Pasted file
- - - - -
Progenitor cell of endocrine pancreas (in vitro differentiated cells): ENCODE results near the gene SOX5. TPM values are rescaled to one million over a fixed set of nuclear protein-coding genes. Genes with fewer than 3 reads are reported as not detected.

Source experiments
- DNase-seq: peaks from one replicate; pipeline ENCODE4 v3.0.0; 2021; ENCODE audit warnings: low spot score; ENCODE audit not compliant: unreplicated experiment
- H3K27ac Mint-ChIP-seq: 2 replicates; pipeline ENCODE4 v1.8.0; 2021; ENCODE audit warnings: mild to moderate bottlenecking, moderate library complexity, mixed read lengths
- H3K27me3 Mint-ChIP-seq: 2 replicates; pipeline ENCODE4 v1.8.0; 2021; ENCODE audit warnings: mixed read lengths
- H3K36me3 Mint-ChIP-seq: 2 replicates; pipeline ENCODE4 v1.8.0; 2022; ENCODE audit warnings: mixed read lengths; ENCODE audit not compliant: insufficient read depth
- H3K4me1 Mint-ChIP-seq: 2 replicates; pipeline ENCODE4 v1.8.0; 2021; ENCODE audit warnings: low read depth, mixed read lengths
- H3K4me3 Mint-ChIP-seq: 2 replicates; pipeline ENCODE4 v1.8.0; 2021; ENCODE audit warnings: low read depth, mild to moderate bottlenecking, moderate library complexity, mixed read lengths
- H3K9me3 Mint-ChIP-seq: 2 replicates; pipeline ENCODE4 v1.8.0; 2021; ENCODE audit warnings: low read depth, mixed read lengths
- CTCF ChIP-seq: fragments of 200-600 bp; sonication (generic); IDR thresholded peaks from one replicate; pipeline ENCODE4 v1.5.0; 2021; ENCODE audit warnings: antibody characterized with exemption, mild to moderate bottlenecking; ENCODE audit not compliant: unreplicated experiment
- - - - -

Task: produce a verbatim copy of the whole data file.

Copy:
Progenitor cell of endocrine pancreas (in vitro differentiated cells): ENCODE results near the gene SOX5. TPM values are rescaled to one million over a fixed set of nuclear protein-coding genes. Genes with fewer than 3 reads are reported as not detected.

Source experiments
- DNase-seq: peaks from one replicate; pipeline ENCODE4 v3.0.0; 2021; ENCODE audit warnings: low spot score; ENCODE audit not compliant: unreplicated experiment
- H3K27ac Mint-ChIP-seq: 2 replicates; pipeline ENCODE4 v1.8.0; 2021; ENCODE audit warnings: mild to moderate bottlenecking, moderate library complexity, mixed read lengths
- H3K27me3 Mint-ChIP-seq: 2 replicates; pipeline ENCODE4 v1.8.0; 2021; ENCODE audit warnings: mixed read lengths
- H3K36me3 Mint-ChIP-seq: 2 replicates; pipeline ENCODE4 v1.8.0; 2022; ENCODE audit warnings: mixed read lengths; ENCODE audit not compliant: insufficient read depth
- H3K4me1 Mint-ChIP-seq: 2 replicates; pipeline ENCODE4 v1.8.0; 2021; ENCODE audit warnings: low read depth, mixed read lengths
- H3K4me3 Mint-ChIP-seq: 2 replicates; pipeline ENCODE4 v1.8.0; 2021; ENCODE audit warnings: low read depth, mild to moderate bottlenecking, moderate library complexity, mixed read lengths
- H3K9me3 Mint-ChIP-seq: 2 replicates; pipeline ENCODE4 v1.8.0; 2021; ENCODE audit warnings: low read depth, mixed read lengths
- CTCF ChIP-seq: fragments of 200-600 bp; sonication (generic); IDR thresholded peaks from one replicate; pipeline ENCODE4 v1.5.0; 2021; ENCODE audit warnings: antibody characterized with exemption, mild to moderate bottlenecking; ENCODE audit not compliant: unreplicated experiment